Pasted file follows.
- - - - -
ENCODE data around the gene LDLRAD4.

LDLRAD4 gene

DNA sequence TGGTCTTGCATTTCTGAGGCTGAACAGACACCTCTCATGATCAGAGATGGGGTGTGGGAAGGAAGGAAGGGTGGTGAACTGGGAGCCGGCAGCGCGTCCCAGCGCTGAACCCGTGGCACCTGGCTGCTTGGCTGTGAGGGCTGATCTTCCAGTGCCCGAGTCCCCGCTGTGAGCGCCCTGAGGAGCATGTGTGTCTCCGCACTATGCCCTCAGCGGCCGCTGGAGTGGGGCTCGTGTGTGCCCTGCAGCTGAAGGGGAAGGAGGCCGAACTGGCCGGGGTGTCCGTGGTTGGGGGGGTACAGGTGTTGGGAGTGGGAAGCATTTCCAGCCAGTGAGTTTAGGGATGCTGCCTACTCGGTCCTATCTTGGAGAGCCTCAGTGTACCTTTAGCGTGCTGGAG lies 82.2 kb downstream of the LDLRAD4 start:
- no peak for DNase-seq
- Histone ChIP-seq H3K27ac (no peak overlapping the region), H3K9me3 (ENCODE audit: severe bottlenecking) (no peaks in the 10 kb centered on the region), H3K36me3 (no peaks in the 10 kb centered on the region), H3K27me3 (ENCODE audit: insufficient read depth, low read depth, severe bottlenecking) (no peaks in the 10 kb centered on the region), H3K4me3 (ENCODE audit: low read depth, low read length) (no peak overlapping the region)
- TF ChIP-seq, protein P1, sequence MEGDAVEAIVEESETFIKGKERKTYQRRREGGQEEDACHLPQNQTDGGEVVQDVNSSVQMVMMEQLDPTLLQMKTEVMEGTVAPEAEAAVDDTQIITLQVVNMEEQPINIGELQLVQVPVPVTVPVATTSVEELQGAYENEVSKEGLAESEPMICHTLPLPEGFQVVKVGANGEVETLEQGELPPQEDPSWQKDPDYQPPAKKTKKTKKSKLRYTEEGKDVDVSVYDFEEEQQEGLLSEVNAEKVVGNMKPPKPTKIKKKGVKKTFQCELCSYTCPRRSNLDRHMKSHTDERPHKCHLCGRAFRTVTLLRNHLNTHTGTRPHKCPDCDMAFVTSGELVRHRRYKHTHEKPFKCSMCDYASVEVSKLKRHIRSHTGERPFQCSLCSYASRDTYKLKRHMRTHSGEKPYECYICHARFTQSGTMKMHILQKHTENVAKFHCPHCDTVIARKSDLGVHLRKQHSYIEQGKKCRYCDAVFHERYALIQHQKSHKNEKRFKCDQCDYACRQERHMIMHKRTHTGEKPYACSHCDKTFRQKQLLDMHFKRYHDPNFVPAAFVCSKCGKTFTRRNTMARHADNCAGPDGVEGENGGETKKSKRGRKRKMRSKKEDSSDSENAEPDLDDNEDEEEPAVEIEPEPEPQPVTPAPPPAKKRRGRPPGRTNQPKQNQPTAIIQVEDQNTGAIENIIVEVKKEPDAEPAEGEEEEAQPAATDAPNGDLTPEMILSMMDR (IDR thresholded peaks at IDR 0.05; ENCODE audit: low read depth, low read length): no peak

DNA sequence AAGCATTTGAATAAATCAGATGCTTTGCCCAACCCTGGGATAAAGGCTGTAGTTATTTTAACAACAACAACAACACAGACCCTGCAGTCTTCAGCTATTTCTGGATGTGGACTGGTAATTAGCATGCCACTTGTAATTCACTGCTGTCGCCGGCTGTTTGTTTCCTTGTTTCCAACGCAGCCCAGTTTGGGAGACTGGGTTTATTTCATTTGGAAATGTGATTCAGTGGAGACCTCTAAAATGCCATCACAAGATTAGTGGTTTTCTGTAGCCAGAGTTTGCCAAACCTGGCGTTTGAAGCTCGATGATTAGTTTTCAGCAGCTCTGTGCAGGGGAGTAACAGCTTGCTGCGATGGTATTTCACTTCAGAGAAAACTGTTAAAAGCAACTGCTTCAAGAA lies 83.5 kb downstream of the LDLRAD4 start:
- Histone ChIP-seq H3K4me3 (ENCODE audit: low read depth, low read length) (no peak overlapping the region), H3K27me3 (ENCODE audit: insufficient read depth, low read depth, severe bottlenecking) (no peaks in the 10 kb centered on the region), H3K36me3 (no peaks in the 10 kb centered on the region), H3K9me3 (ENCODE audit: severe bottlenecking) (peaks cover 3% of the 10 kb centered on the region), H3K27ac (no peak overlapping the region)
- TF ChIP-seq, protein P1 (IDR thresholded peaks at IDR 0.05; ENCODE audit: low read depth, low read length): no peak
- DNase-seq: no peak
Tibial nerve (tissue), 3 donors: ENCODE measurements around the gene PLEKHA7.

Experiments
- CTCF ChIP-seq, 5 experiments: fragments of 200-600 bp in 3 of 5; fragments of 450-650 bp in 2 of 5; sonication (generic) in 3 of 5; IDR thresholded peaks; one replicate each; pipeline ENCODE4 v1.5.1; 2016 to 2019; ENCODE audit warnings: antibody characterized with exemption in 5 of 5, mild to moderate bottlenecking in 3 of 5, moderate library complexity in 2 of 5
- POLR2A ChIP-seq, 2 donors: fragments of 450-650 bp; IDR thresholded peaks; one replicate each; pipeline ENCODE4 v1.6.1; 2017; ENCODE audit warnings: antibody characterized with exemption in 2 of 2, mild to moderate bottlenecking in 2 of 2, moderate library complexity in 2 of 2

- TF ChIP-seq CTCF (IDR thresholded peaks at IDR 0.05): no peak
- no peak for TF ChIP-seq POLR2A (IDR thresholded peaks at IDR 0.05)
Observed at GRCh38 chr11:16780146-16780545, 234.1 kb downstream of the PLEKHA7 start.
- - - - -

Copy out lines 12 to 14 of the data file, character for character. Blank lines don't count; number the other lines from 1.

Experiments
- CTCF ChIP-seq, 5 experiments: fragments of 200-600 bp in 3 of 5; fragments of 450-650 bp in 2 of 5; sonication (generic) in 3 of 5; IDR thresholded peaks; one replicate each; pipeline ENCODE4 v1.5.1; 2016 to 2019; ENCODE audit warnings: antibody characterized with exemption in 5 of 5, mild to moderate bottlenecking in 3 of 5, moderate library complexity in 2 of 5
- POLR2A ChIP-seq, 2 donors: fragments of 450-650 bp; IDR thresholded peaks; one replicate each; pipeline ENCODE4 v1.6.1; 2017; ENCODE audit warnings: antibody characterized with exemption in 2 of 2, mild to moderate bottlenecking in 2 of 2, moderate library complexity in 2 of 2